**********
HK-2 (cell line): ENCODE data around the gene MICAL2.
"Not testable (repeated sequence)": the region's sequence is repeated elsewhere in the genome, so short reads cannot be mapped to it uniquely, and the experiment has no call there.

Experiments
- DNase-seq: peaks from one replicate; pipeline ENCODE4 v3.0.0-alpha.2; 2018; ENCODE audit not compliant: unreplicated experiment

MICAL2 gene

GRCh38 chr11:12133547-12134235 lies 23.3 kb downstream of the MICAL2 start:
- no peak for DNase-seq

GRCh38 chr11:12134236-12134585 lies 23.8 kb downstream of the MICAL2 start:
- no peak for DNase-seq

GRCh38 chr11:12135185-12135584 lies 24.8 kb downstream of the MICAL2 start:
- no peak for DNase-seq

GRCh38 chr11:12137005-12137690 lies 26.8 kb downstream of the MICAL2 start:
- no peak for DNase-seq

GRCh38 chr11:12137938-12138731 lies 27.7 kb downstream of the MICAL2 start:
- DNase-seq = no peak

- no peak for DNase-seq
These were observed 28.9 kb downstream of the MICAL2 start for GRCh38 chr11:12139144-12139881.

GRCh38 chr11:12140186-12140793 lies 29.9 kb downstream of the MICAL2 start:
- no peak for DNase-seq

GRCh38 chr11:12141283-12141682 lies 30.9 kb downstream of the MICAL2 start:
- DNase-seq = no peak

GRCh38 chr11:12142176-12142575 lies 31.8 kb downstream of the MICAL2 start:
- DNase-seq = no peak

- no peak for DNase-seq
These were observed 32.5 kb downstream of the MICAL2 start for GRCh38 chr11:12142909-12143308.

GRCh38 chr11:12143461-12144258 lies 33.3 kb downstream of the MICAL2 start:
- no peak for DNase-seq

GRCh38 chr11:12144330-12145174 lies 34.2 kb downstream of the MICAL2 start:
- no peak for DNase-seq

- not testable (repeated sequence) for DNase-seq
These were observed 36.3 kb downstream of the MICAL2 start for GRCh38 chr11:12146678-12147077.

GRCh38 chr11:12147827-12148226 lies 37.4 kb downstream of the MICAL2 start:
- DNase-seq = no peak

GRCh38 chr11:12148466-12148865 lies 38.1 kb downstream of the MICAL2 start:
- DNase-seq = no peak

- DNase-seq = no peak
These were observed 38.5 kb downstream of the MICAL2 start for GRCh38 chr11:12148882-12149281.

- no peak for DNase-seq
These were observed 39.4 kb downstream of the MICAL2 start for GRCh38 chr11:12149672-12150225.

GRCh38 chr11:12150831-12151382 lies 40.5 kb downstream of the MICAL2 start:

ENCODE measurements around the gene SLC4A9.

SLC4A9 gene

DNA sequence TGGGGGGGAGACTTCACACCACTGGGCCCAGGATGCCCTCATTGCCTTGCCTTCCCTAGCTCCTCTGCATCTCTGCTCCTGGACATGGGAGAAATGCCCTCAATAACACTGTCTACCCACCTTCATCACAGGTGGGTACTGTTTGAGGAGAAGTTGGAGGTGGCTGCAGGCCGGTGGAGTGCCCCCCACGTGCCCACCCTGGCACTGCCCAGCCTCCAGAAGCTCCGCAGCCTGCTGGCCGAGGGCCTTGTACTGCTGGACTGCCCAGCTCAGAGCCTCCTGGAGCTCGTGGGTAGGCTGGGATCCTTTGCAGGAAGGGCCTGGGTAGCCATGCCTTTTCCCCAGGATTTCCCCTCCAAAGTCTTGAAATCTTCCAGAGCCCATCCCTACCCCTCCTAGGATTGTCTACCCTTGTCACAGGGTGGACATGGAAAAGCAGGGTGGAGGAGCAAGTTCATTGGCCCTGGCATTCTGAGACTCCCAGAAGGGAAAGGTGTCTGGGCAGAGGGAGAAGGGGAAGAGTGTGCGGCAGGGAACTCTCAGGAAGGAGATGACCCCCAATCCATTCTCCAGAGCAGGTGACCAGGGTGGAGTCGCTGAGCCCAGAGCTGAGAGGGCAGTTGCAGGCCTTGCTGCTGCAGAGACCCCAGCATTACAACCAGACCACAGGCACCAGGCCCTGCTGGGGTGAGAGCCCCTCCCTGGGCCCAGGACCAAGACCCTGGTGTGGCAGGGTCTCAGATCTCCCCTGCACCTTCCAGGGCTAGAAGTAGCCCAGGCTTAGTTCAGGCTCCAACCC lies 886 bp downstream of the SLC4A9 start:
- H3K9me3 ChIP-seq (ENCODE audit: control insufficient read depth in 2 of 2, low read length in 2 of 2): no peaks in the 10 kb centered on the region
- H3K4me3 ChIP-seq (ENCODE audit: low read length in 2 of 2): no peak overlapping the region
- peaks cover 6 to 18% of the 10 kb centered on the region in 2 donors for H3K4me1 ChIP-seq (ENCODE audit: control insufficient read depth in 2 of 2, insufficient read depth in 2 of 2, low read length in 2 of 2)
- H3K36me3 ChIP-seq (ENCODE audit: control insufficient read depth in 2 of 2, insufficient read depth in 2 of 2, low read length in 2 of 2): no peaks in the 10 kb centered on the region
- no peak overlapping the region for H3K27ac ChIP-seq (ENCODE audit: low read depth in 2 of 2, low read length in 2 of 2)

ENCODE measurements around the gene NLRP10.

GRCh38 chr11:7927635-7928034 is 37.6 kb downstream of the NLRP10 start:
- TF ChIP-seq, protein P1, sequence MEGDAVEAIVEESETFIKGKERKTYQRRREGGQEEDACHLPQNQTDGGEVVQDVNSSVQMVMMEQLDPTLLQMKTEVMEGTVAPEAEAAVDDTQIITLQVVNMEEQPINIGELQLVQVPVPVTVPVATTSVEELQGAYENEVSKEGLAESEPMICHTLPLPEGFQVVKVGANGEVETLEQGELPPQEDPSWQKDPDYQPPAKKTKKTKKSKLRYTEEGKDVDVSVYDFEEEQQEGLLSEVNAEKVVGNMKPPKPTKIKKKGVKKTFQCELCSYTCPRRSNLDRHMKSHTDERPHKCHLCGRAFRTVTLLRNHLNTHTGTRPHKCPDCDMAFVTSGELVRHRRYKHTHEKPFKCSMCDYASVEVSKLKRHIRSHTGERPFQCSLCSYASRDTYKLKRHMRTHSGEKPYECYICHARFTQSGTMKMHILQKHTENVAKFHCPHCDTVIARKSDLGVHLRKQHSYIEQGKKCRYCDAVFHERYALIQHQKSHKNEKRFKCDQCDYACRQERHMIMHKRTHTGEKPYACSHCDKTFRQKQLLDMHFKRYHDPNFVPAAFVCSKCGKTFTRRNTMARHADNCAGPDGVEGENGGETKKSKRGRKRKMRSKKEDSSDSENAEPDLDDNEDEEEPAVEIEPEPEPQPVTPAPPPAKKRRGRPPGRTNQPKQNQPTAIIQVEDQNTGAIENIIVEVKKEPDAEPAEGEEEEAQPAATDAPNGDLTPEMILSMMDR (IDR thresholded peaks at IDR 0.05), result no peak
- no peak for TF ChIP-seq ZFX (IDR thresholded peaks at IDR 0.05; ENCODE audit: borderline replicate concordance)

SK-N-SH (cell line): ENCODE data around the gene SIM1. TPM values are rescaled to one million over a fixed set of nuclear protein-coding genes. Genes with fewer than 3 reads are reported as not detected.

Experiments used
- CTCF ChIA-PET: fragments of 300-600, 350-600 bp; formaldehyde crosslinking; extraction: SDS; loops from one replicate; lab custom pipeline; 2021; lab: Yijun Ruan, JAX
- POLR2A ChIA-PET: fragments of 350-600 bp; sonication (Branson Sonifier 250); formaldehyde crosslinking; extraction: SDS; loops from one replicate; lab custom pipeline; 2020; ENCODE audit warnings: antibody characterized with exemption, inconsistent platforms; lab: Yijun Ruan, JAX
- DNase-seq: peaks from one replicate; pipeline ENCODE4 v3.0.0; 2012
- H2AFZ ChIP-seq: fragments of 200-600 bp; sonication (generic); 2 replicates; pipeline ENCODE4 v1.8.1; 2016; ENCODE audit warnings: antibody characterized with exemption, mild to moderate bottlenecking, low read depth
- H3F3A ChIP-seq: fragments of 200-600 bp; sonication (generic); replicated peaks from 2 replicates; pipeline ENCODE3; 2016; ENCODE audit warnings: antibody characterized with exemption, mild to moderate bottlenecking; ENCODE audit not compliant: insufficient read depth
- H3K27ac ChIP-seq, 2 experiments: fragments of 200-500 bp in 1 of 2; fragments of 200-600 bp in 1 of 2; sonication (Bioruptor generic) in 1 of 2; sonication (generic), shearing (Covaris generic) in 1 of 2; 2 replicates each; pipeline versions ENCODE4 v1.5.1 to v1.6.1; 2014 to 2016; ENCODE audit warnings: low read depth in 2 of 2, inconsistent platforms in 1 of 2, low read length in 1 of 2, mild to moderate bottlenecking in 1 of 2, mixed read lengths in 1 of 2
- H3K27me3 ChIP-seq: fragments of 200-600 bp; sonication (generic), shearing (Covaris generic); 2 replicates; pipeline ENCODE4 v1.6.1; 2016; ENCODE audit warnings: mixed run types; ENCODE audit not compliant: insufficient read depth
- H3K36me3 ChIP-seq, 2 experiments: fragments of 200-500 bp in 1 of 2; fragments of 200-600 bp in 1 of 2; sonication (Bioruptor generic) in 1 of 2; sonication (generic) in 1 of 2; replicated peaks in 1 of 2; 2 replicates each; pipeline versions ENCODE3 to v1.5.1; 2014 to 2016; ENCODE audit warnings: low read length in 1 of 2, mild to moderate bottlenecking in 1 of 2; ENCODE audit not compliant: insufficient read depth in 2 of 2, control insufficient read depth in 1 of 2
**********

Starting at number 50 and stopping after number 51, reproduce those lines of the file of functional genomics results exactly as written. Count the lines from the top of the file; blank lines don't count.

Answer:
GRCh38 chr11:7927635-7928034 is 37.6 kb downstream of the NLRP10 start:
- TF ChIP-seq, protein P1, sequence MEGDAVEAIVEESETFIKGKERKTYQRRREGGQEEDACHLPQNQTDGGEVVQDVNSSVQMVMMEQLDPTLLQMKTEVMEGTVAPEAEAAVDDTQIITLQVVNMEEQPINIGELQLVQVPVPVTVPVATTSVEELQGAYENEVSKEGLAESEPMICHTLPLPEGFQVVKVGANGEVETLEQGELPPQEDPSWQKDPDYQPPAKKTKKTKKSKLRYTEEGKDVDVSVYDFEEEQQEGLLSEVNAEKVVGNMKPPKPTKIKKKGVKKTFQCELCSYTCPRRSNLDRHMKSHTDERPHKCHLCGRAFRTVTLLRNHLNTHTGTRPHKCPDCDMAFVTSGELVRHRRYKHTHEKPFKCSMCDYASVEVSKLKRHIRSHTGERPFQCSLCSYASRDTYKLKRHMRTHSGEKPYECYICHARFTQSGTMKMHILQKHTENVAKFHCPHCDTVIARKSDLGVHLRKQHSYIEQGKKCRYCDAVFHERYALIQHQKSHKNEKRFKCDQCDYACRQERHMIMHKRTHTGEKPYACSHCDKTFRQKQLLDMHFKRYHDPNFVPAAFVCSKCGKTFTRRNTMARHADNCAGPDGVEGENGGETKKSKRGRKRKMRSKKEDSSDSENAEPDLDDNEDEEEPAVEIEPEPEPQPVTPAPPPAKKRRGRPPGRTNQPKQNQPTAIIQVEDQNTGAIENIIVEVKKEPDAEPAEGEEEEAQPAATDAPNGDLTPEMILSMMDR (IDR thresholded peaks at IDR 0.05), result no peak